Frank Reich stuck with his old-school philosophy even when the Indianapolis Colts were losing games in September and early October.
The Indianapolis Colts’ first-year coach insisted that even in an increasingly pass-happy league a balanced offense would turn them into real AFC contenders.
Over the past 11 weeks, the perfect one-two combination has landed plenty of scoring punches, propelling the Colts into an improbable divisional-round matchup at AFC West champion Kansas City.
“To me, it’s imposing your will on the defense and what that is, is running when you want to run and throwing when you want to throw and being effective at it,” Reich said on a conference call Sunday. “Always use the boxer analogy, it’s not just throwing punches wildly, it’s landing punches.”
Few teams have delivered more big blows since Indy’s 1-5 start.
On Saturday, second-year running back Marlon Mack carried 24 times for a career-high 148 yards and one touchdown, leading the Colts (11-6) to a 21-7 victory at Houston. They hurt the league’s No. 3 run defense for a playoff franchise-record 200 yards, breaking the previous mark of 191 from their Super Bowl win over Chicago in February 2007.
Mack also broke Zack Crockett’s single-game franchise playoff rushing record (147), set in 1995.
And this week, Mack could again become the feature attraction against a defense that finished No. 27 against the run this season.
If all this sounds eerily familiar to longtime Chiefs fans, it’s understandable given the previous results.
Edgerrin James ran for 125 yards, the third-highest postseason total in franchise history, in a 38-31 victory at Kansas City in January 2004. Joseph Addai rushed for 122 of the Colts’ 188 yards, now the third-highest total in franchise history, in a 23-8 wild-card round victory over Kansas City. That win jump-started Indy’s title run following the 2006 season.
“It’s December football into January,” tight end Eric Ebron said Saturday. “That’s what we’ve got to try to do. We pass it when we have to, but we’re going to try and dominate the run game and try to dominate the line of scrimmage. That’s the kind of football you have to play now.”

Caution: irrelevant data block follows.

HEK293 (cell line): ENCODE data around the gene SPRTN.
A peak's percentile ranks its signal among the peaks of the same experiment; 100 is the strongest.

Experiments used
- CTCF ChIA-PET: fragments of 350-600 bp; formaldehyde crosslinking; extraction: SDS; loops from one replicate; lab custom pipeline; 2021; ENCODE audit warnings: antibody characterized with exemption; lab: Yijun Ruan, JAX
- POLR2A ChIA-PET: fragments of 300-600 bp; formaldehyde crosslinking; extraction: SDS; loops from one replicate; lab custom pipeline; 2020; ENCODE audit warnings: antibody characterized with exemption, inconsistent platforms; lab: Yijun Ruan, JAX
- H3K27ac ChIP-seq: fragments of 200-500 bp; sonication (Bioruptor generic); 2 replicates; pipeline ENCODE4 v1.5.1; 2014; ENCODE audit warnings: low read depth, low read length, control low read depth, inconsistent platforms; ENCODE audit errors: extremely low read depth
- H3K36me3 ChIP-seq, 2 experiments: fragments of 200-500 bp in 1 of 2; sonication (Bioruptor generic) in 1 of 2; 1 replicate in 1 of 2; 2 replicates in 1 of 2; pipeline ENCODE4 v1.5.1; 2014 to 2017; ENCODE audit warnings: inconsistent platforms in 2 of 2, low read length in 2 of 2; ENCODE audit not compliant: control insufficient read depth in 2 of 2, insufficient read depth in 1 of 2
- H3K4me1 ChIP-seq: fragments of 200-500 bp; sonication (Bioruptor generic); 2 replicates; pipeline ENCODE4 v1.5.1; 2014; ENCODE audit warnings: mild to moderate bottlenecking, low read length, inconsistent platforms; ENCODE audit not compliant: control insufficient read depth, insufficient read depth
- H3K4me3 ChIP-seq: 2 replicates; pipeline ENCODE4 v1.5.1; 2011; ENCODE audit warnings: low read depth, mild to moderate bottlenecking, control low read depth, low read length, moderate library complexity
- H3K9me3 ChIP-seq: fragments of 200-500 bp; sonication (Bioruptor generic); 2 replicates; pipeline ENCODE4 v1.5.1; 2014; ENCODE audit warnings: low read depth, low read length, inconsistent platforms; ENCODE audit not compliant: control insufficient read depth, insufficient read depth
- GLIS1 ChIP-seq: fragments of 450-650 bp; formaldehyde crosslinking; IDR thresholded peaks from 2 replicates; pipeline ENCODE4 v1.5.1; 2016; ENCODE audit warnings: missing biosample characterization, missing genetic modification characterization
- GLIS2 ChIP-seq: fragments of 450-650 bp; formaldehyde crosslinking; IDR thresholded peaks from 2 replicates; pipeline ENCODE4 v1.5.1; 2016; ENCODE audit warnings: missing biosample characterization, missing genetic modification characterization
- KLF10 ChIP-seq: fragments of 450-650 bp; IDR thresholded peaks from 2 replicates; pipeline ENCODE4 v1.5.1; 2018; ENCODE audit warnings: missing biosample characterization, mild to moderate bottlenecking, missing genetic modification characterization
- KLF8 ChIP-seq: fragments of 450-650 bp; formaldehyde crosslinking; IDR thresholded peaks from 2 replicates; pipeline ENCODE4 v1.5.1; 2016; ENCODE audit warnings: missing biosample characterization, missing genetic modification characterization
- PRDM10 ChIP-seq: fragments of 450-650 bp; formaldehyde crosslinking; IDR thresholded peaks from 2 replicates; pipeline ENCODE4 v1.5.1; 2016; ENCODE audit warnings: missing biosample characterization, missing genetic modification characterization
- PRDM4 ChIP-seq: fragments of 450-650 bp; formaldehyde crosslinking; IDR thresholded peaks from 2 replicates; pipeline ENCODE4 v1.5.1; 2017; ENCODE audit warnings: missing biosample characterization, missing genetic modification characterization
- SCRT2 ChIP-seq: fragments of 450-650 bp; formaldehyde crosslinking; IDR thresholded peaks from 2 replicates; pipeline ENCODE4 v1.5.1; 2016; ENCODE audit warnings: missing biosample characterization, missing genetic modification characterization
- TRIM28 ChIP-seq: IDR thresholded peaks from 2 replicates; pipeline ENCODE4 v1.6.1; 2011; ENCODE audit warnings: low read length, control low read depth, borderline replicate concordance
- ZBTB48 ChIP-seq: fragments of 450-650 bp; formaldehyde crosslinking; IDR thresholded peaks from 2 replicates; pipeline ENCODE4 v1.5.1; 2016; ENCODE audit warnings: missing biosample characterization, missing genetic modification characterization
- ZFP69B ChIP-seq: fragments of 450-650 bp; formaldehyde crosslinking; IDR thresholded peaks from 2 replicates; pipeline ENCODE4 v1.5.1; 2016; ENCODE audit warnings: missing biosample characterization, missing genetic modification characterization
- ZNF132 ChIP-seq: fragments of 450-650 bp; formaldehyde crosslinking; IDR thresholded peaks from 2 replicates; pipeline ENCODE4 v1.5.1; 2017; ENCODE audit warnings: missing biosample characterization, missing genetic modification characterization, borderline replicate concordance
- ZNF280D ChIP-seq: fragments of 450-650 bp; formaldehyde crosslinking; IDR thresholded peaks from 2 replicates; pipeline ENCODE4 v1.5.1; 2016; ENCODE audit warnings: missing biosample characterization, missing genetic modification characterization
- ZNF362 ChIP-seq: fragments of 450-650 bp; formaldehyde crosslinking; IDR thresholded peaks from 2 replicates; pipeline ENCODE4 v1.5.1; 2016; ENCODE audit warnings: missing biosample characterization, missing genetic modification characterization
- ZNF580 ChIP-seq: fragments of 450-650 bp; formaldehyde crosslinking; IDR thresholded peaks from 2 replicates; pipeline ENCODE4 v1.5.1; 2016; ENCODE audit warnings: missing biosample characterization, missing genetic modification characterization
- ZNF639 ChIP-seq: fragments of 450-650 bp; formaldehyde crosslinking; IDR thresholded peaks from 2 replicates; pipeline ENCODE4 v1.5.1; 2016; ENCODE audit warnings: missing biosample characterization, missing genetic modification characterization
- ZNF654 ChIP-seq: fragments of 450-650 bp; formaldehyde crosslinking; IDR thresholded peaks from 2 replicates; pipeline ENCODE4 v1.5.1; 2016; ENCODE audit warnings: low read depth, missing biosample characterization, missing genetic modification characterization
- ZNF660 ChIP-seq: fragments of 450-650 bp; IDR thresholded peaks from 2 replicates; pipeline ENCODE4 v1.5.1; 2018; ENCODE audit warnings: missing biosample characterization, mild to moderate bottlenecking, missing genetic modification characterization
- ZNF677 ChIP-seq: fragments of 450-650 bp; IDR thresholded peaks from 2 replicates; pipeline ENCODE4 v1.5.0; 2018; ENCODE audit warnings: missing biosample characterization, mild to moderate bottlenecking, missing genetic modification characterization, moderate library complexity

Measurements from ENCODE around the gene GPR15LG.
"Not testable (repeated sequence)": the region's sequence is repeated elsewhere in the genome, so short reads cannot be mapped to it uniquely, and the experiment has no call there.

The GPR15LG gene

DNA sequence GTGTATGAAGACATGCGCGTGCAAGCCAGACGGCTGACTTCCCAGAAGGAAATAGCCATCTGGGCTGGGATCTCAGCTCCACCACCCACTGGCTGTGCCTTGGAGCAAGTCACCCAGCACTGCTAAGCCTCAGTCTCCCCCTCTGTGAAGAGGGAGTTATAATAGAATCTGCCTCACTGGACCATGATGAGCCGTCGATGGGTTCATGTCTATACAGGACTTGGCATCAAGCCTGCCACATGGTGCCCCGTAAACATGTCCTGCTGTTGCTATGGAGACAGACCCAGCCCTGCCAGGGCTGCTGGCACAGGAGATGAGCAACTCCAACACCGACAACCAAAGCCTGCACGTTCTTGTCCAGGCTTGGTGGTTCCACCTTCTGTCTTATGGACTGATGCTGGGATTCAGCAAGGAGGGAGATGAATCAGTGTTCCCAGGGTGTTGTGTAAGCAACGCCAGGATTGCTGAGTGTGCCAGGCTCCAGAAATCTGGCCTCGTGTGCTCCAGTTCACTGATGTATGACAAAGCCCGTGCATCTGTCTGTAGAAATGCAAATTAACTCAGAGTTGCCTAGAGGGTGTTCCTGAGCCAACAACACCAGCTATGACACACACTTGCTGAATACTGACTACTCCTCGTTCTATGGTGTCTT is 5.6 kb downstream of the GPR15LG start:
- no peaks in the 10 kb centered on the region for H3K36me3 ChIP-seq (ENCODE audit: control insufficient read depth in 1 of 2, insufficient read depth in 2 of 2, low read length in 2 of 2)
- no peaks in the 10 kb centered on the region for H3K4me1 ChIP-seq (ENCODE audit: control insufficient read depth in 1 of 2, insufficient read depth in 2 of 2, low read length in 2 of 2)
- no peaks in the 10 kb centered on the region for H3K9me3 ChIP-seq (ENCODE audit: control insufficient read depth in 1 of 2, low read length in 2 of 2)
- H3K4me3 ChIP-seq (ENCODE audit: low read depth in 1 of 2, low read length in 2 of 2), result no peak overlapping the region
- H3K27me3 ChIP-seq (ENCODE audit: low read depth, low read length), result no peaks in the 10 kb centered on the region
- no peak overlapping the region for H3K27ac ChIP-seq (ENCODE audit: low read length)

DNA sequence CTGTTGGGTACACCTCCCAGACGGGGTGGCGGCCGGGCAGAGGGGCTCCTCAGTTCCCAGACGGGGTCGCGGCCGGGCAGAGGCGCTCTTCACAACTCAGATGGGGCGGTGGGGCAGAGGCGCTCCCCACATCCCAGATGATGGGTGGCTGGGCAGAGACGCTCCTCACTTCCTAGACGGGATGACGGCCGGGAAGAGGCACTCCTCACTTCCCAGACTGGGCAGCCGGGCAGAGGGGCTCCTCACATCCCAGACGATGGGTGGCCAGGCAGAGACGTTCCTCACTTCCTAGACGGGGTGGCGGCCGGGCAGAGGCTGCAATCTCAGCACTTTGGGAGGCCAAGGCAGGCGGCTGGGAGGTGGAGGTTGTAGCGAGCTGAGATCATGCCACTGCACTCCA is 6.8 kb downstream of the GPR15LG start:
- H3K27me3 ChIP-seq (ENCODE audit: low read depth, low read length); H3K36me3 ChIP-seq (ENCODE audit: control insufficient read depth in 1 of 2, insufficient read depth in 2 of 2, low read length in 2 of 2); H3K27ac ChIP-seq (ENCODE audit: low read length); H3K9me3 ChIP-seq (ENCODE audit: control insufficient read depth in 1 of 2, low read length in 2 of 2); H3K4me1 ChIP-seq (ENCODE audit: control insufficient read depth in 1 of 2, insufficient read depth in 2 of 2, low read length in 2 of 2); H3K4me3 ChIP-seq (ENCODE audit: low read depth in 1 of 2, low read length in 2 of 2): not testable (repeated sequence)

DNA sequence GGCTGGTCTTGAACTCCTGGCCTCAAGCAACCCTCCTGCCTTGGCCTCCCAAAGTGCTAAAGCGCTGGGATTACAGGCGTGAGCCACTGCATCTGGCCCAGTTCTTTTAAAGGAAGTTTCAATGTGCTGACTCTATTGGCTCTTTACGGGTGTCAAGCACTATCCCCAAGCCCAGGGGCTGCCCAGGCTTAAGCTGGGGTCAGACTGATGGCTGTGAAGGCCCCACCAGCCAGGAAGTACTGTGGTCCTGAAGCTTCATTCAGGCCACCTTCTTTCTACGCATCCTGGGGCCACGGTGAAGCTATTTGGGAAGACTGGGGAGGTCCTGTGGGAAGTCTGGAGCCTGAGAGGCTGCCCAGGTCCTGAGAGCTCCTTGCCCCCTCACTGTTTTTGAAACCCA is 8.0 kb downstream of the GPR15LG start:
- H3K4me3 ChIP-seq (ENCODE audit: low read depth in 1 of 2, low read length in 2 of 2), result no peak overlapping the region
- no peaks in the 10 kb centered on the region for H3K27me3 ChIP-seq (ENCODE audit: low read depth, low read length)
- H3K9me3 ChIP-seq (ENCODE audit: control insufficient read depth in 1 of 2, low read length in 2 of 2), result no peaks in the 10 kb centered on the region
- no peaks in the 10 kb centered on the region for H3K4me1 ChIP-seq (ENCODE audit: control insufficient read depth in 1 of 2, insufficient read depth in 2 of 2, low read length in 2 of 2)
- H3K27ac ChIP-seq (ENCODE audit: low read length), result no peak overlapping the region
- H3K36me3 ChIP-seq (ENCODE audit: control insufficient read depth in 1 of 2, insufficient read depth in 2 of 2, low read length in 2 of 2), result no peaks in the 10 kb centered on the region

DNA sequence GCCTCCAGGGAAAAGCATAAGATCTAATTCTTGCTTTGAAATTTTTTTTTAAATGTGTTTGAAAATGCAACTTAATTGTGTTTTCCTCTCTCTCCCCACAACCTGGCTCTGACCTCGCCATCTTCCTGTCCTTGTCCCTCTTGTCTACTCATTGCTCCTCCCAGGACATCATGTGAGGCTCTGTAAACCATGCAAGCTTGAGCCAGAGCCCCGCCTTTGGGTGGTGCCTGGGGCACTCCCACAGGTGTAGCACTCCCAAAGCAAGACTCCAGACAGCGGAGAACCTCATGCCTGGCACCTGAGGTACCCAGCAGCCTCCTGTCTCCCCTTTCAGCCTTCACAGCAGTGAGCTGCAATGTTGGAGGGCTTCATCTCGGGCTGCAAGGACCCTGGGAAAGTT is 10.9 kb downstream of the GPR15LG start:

Even if it deviates from Indy’s longtime image. With Peyton Manning and Andrew Luck behind center for most of the past two decades, the league-wide perception has largely been the Colts are a pass-first team.
But Reich has spent this season trying to find balance, and after a rugged start the Colts have seen the benefits.
With All-Pro guard Quenton Nelson, a rookie, solidifying the left side of the offensive line and the emergence of right tackle Braden Smith, another rookie, Indy has been able to run effectively across the field.
And when Mack returned after missing four of the first five games because of a hamstring injury, the Colts hit their groove.
Mack has run for 1,022 yards and 10 touchdowns in the past 11 games, topping the 100-yard mark five times and establishing career highs in four of those games including Saturday’s. He ran for 119 yards and a score in the Colts’ Week 17 playoff-clinching victory at Tennessee and is now the first Indy player since James in 2005, to run for a TD in five consecutive games.
Not surprisingly, the Colts have gone 10-1 during that stretch, becoming the third team in league history to make the postseason after starting 1-5 and just the second to win a playoff game. The Chiefs also won a wild-card game in the 2015 season before losing at New England in the divisional round.
If the Colts can follow the script once more this weekend, they would become the first 1-5 team to play for a conference championship — and there’s no doubt inside this locker room they can.
“We know, and Frank has preached this, in any football game whether it’s playoff or not, you need to control the line of scrimmage,” Luck said.
“By no means was it perfect (Saturday), but man the positive run yards we got were great and we know that as an offense when we can do that, we can have a great balance. We can throw it a bunch. We can huddle up. We can go up tempo. We can slow down the tempo. We can run it.”
Source: The Associated Press